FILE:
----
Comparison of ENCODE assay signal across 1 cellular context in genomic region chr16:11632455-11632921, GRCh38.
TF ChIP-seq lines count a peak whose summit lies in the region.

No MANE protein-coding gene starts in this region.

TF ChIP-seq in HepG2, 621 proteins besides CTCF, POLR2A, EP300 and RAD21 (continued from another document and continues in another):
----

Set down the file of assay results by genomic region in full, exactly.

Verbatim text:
Comparison of ENCODE assay signal across 1 cellular context in genomic region chr16:11632455-11632921, GRCh38.
TF ChIP-seq lines count a peak whose summit lies in the region.

No MANE protein-coding gene starts in this region.

TF ChIP-seq in HepG2, 621 proteins besides CTCF, POLR2A, EP300 and RAD21 (continued from another document and continues in another):